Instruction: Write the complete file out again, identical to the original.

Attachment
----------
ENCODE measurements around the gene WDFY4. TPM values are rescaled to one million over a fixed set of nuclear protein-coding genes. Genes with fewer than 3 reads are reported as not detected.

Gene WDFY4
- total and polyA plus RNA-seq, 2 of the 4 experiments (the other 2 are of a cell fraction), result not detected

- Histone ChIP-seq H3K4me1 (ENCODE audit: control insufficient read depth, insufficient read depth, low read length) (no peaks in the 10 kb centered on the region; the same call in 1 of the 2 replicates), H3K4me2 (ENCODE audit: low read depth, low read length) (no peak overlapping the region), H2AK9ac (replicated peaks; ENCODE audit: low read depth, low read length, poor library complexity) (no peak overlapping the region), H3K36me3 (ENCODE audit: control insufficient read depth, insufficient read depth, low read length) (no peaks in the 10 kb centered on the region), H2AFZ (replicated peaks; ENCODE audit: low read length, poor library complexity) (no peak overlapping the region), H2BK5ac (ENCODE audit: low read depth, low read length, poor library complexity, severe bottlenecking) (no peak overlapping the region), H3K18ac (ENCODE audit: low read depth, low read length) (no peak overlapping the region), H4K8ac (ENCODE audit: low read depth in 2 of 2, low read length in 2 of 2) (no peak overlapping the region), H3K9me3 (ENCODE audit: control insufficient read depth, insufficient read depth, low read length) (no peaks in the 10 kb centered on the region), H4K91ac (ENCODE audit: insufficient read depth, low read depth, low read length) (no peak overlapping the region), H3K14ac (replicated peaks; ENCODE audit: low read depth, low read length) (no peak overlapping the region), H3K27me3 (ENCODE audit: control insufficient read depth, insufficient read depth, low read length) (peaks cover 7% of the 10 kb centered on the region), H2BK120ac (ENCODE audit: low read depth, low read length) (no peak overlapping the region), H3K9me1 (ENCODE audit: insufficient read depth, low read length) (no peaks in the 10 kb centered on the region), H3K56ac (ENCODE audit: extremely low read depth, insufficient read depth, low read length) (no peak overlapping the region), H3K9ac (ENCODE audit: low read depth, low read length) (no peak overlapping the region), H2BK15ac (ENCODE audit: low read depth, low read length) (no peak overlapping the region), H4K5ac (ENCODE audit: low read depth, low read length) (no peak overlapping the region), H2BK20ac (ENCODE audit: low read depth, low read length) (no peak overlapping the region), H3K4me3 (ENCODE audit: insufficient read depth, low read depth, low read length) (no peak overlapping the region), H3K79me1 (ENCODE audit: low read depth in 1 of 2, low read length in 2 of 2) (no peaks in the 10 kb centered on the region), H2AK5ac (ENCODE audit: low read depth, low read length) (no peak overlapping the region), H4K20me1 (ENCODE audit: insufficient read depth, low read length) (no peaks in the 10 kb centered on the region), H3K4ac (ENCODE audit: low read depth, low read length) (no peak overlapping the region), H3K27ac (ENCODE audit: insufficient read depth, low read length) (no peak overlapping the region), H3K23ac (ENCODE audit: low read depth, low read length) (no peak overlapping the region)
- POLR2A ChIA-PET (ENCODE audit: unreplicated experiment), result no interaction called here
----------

ENCODE measurements around the gene WDFY4. TPM values are rescaled to one million over a fixed set of nuclear protein-coding genes. Genes with fewer than 3 reads are reported as not detected.

Gene WDFY4
- total and polyA plus RNA-seq, 2 of the 4 experiments (the other 2 are of a cell fraction), result not detected

- Histone ChIP-seq H3K4me1 (ENCODE audit: control insufficient read depth, insufficient read depth, low read length) (no peaks in the 10 kb centered on the region; the same call in 1 of the 2 replicates), H3K4me2 (ENCODE audit: low read depth, low read length) (no peak overlapping the region), H2AK9ac (replicated peaks; ENCODE audit: low read depth, low read length, poor library complexity) (no peak overlapping the region), H3K36me3 (ENCODE audit: control insufficient read depth, insufficient read depth, low read length) (no peaks in the 10 kb centered on the region), H2AFZ (replicated peaks; ENCODE audit: low read length, poor library complexity) (no peak overlapping the region), H2BK5ac (ENCODE audit: low read depth, low read length, poor library complexity, severe bottlenecking) (no peak overlapping the region), H3K18ac (ENCODE audit: low read depth, low read length) (no peak overlapping the region), H4K8ac (ENCODE audit: low read depth in 2 of 2, low read length in 2 of 2) (no peak overlapping the region), H3K9me3 (ENCODE audit: control insufficient read depth, insufficient read depth, low read length) (no peaks in the 10 kb centered on the region), H4K91ac (ENCODE audit: insufficient read depth, low read depth, low read length) (no peak overlapping the region), H3K14ac (replicated peaks; ENCODE audit: low read depth, low read length) (no peak overlapping the region), H3K27me3 (ENCODE audit: control insufficient read depth, insufficient read depth, low read length) (peaks cover 7% of the 10 kb centered on the region), H2BK120ac (ENCODE audit: low read depth, low read length) (no peak overlapping the region), H3K9me1 (ENCODE audit: insufficient read depth, low read length) (no peaks in the 10 kb centered on the region), H3K56ac (ENCODE audit: extremely low read depth, insufficient read depth, low read length) (no peak overlapping the region), H3K9ac (ENCODE audit: low read depth, low read length) (no peak overlapping the region), H2BK15ac (ENCODE audit: low read depth, low read length) (no peak overlapping the region), H4K5ac (ENCODE audit: low read depth, low read length) (no peak overlapping the region), H2BK20ac (ENCODE audit: low read depth, low read length) (no peak overlapping the region), H3K4me3 (ENCODE audit: insufficient read depth, low read depth, low read length) (no peak overlapping the region), H3K79me1 (ENCODE audit: low read depth in 1 of 2, low read length in 2 of 2) (no peaks in the 10 kb centered on the region), H2AK5ac (ENCODE audit: low read depth, low read length) (no peak overlapping the region), H4K20me1 (ENCODE audit: insufficient read depth, low read length) (no peaks in the 10 kb centered on the region), H3K4ac (ENCODE audit: low read depth, low read length) (no peak overlapping the region), H3K27ac (ENCODE audit: insufficient read depth, low read length) (no peak overlapping the region), H3K23ac (ENCODE audit: low read depth, low read length) (no peak overlapping the region)
- POLR2A ChIA-PET (ENCODE audit: unreplicated experiment), result no interaction called here